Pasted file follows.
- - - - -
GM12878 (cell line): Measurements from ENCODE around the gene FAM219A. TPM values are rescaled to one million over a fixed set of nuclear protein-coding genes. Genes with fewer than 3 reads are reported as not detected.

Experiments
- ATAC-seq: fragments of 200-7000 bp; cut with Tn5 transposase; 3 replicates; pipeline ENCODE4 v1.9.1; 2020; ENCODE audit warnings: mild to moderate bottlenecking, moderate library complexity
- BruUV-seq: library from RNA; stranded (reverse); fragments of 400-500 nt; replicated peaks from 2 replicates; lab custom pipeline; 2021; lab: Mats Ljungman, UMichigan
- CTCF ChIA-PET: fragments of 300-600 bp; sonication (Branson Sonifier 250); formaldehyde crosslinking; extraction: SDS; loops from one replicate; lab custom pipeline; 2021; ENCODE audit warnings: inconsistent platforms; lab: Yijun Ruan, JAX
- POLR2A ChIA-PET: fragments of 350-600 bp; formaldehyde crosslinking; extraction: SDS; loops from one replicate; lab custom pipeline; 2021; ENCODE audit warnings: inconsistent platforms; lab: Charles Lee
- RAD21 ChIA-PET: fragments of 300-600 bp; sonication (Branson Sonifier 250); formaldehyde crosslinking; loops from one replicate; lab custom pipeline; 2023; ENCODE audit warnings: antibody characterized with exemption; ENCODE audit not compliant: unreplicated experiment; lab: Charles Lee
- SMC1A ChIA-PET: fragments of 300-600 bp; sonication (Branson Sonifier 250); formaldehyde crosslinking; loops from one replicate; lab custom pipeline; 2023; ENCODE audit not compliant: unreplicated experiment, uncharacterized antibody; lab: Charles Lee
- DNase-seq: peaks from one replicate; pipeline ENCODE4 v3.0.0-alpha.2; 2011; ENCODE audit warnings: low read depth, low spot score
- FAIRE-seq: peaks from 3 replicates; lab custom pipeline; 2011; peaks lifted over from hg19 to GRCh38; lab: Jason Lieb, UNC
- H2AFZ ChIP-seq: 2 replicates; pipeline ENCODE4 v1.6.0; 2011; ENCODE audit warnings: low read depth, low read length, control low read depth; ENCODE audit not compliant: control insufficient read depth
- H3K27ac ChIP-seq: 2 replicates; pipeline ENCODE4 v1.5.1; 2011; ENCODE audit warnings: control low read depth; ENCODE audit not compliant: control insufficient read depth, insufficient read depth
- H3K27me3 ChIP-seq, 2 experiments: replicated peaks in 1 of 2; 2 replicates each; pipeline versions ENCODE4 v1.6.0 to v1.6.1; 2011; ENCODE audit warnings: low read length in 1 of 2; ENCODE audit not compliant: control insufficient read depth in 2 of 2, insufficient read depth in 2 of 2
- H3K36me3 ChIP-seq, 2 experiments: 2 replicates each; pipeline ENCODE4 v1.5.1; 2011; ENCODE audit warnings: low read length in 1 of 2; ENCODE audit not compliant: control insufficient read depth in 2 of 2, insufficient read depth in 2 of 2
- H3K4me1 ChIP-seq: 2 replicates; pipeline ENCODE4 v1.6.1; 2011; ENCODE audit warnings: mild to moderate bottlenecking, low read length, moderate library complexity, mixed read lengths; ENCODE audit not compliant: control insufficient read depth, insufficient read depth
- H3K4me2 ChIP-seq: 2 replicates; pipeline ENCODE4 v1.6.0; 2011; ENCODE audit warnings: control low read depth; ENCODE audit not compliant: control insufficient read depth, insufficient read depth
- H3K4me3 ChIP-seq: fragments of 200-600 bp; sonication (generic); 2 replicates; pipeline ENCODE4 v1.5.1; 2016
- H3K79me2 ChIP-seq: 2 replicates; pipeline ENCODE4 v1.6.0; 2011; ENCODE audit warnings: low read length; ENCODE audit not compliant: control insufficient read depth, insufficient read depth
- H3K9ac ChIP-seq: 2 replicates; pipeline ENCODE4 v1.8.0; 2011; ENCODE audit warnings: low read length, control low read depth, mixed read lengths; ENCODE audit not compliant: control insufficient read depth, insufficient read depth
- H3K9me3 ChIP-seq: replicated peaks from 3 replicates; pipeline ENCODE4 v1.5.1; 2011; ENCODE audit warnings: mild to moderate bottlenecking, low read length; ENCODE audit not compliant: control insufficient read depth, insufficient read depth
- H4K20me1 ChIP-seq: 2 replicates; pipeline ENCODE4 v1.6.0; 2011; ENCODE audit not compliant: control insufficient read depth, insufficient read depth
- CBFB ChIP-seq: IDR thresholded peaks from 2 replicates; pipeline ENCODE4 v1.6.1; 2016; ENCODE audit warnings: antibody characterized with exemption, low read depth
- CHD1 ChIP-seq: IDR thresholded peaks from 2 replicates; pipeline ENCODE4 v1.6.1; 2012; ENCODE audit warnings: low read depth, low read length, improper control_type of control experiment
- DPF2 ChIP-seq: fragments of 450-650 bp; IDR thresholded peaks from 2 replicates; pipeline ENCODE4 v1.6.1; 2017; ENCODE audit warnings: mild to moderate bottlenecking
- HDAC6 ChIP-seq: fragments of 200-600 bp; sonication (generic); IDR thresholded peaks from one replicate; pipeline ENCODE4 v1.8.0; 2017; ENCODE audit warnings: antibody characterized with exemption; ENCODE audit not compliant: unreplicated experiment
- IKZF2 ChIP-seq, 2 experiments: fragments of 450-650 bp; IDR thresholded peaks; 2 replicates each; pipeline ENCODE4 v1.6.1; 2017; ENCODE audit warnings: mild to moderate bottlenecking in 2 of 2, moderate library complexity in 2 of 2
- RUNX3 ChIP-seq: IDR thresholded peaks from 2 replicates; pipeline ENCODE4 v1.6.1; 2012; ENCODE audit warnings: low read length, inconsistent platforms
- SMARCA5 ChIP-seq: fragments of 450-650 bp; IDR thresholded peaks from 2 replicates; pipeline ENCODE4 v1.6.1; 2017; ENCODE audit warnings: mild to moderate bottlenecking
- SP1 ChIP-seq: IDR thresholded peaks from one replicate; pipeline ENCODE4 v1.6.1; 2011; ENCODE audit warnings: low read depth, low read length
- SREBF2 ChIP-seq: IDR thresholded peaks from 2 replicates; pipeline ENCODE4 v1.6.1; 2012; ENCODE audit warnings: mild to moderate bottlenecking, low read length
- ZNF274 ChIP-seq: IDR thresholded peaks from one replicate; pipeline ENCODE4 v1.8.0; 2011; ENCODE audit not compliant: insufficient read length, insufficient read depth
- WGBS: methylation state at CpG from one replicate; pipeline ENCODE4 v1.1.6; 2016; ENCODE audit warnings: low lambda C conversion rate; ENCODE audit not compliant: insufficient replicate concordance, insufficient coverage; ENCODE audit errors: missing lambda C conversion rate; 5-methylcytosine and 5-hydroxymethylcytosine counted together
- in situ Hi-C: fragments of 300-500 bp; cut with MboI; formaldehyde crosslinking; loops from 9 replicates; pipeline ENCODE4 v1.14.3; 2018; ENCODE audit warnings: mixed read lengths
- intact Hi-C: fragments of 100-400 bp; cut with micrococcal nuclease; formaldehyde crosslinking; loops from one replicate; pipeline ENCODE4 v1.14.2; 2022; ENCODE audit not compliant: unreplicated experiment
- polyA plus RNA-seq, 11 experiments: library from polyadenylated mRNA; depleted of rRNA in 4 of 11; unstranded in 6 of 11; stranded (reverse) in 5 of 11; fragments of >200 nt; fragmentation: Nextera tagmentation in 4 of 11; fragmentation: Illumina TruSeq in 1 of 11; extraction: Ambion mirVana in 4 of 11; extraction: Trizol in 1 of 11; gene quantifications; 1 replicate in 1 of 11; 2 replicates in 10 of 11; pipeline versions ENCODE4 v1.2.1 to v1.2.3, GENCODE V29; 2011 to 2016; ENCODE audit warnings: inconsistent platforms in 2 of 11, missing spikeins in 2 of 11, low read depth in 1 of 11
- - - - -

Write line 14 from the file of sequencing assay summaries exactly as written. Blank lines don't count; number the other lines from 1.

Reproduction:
- H3K36me3 ChIP-seq, 2 experiments: 2 replicates each; pipeline ENCODE4 v1.5.1; 2011; ENCODE audit warnings: low read length in 1 of 2; ENCODE audit not compliant: control insufficient read depth in 2 of 2, insufficient read depth in 2 of 2